Alabama-trained Tuskegee Airman one of four 100-year-old veterans to flip Super Bowl coin
Charles McGee flew 136 combat missions in World War II as part of the famed Tuskegee Airmen, attacking targets in Italy and supporting the rescue of 1,000 prisoners of war in Romania. He went on to become a colonel and fly in wars in Korea and Vietnam.
At the age of 100, his latest mission will be to handle the opening coin flip Sunday in the Super Bowl.
“I’ll try not to make any mistakes,” McGee said. “I don’t have the special coin so I haven’t practiced.”
McGee will be joined by three other centenarian World War II veterans for a coin flip that is far from ceremonial. In addition to deciding which team gets the ball first, the result of the flip will be closely watched by gamblers across the nation who have money on Super Bowl proposition bets.
They were asked by the NFL to participate to honor both their military heritage and the 100th anniversary of the NFL as a professional football league.
“It was quite a thrill to be asked,” McGee said. “I couldn’t say no.”
The NFL didn’t have to look far for just the right veteran to handle the toss. McGee is cool under pressure, as anyone who survived combat missions over Italy and parts of Europe would be.
He’s still sharp and clear-headed, carrying on a phone conversation on Friday like he was half his age.
“I just hope for a good game, and good refereeing,” he said. “I’m looking forward to seeing the coin and then seeing the game.”
McGee was home on holiday in Chicago celebrating his 22nd birthday when Japanese planes bombed Pearl Harbor in 1941, sending the nation into war. He remembers vividly being in the car with others in his glee club driving to perform at a South Chicago church when President Franklin Roosevelt came on the radio to announce the bombing.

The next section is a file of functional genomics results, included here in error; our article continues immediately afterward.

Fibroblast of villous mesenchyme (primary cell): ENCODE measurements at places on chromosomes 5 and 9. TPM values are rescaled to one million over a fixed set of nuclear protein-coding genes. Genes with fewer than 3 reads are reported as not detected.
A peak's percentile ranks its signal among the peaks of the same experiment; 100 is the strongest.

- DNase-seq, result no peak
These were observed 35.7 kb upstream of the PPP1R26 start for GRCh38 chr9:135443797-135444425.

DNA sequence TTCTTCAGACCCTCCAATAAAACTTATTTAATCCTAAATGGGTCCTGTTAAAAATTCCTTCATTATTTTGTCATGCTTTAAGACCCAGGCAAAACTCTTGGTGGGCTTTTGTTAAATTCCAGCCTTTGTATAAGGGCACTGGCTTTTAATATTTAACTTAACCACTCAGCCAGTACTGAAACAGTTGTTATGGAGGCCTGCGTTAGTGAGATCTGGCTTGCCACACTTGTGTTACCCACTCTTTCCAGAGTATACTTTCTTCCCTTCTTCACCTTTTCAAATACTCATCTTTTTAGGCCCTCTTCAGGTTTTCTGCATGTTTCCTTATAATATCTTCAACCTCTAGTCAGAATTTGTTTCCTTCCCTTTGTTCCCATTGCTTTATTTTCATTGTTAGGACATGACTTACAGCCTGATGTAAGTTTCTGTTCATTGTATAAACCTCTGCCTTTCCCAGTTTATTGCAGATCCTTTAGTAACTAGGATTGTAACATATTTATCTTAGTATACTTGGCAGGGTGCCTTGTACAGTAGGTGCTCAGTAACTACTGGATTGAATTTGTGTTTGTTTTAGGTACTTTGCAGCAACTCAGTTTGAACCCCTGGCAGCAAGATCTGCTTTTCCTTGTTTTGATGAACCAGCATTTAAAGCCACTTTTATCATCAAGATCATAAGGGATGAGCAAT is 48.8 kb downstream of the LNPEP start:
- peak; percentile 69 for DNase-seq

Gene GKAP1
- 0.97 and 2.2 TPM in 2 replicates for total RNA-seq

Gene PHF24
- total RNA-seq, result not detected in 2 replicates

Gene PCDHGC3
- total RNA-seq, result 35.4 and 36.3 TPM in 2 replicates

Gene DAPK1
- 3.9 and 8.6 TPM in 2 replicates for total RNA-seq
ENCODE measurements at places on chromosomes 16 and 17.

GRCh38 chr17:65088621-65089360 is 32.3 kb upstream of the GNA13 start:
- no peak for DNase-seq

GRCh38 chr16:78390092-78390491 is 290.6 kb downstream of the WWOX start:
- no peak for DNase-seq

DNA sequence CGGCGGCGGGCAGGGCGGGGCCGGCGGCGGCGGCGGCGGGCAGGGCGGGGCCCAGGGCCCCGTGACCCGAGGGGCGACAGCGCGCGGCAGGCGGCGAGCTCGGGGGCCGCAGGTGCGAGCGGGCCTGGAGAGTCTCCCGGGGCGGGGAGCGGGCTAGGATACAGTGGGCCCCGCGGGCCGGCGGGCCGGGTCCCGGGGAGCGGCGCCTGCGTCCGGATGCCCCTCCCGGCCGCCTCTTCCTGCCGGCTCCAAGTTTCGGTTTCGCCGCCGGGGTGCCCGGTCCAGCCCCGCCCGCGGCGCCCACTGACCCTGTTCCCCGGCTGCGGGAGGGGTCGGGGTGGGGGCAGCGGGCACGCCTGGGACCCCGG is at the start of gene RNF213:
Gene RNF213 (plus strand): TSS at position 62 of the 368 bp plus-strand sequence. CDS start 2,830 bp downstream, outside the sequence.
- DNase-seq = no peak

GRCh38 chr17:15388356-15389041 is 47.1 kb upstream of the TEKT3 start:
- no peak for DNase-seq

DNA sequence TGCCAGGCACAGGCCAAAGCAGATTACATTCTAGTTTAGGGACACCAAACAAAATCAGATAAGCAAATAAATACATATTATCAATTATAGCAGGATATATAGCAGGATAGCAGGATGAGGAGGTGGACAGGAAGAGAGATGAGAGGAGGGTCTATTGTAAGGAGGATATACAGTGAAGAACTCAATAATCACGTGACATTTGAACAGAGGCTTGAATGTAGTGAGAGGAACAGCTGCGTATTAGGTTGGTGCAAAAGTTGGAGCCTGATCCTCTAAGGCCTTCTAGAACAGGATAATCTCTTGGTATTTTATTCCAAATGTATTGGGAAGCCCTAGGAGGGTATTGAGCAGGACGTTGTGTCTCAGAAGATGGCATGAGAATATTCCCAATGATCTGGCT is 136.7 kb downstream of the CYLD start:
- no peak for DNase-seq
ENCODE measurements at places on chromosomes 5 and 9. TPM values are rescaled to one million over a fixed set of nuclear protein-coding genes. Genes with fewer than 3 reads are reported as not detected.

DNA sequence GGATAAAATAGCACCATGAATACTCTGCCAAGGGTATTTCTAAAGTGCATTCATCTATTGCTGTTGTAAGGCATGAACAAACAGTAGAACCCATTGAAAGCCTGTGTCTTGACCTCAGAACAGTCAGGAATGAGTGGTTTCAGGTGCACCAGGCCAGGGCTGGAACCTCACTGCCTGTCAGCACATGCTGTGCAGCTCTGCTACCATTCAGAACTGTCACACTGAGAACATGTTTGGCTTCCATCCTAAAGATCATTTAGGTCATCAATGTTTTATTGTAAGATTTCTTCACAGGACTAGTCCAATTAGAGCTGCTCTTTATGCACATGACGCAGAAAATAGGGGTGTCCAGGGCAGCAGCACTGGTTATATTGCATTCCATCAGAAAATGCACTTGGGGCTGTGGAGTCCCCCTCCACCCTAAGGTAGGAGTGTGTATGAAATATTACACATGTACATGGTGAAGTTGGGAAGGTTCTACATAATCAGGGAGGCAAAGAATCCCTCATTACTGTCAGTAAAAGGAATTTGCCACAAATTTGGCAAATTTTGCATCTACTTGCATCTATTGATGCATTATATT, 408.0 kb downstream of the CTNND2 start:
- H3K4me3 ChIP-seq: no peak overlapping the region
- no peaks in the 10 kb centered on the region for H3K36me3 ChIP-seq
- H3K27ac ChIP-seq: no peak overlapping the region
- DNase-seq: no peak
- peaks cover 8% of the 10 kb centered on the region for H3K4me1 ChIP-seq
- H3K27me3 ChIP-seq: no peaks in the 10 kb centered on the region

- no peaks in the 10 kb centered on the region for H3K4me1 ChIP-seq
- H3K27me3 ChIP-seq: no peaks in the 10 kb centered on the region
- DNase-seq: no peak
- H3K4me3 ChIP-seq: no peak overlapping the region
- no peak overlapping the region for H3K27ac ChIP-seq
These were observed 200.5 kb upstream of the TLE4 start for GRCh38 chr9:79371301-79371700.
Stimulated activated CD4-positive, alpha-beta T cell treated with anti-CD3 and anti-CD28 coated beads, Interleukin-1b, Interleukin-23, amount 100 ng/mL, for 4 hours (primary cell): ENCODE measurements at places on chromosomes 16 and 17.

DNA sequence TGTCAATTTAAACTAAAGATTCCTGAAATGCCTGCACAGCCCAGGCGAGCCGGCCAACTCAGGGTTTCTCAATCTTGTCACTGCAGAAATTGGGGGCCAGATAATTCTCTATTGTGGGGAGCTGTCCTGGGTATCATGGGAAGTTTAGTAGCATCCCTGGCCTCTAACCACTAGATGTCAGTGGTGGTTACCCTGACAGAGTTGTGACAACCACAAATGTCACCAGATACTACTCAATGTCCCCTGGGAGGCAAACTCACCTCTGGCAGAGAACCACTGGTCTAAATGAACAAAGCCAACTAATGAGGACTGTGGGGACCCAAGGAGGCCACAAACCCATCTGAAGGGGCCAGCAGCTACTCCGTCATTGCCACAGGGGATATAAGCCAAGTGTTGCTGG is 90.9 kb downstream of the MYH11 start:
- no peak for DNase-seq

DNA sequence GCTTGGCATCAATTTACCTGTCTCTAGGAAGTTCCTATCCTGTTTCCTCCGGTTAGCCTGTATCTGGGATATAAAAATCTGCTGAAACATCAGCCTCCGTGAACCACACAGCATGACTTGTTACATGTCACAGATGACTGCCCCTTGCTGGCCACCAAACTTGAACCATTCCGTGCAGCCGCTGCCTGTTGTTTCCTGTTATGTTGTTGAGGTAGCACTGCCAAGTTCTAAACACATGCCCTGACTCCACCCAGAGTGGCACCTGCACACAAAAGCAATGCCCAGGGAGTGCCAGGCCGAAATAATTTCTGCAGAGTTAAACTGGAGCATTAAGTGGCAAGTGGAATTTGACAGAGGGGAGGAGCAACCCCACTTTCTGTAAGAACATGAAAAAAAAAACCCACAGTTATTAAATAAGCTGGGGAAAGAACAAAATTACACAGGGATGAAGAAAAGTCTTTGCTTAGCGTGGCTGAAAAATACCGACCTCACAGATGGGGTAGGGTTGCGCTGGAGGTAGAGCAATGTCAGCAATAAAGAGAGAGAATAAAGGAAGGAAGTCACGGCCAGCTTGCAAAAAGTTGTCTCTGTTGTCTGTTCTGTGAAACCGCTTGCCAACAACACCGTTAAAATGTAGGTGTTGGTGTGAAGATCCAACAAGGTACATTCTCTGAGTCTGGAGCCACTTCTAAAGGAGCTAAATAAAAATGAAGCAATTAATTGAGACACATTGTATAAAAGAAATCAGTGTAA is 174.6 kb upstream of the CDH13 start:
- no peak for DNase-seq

A few years into the war he would join the only African-American pilot squadron training in segregated Tuskegee, Alabama. He’s one of the last surviving airmen of the 996 pilots — 84 of whom lost their lives in the war — who trained in Alabama.
“The Army policy at the time was we didn’t have the brainpower and moral fiber to become pilots,” he said. “We dispelled that notion.”
The other 100-year-old veterans who will join McGee for the coin flip are:
Odon Cardenas — Cardenas fought in France and Germany as part of the Third Army under the command of Gen. George Patton. He was captured in the late stages of the war in Germany, serving briefly as a prisoner of war before being liberated.
Samuel Lombardo — Lombardo served as a rifle platoon leader and company executive officer, fighting in the Battle of the Bulge and other major campaigns in the final months of the war.
Sidney Walton — Walton fought in the China, Burma and India theater after enlisting before the war with the stated desire of taking down Adolf Hitler. He and his son, Paul, have been on a tour visiting every state to raise awareness of the diminishing number of WWII veterans and the sacrifices they made.
“By honoring these four veterans at the championship game, the league is preserving the national memory of the Greatest Generation and World War II,” said Holly Rotondi, executive director of the Friends of the National World War II Memorial.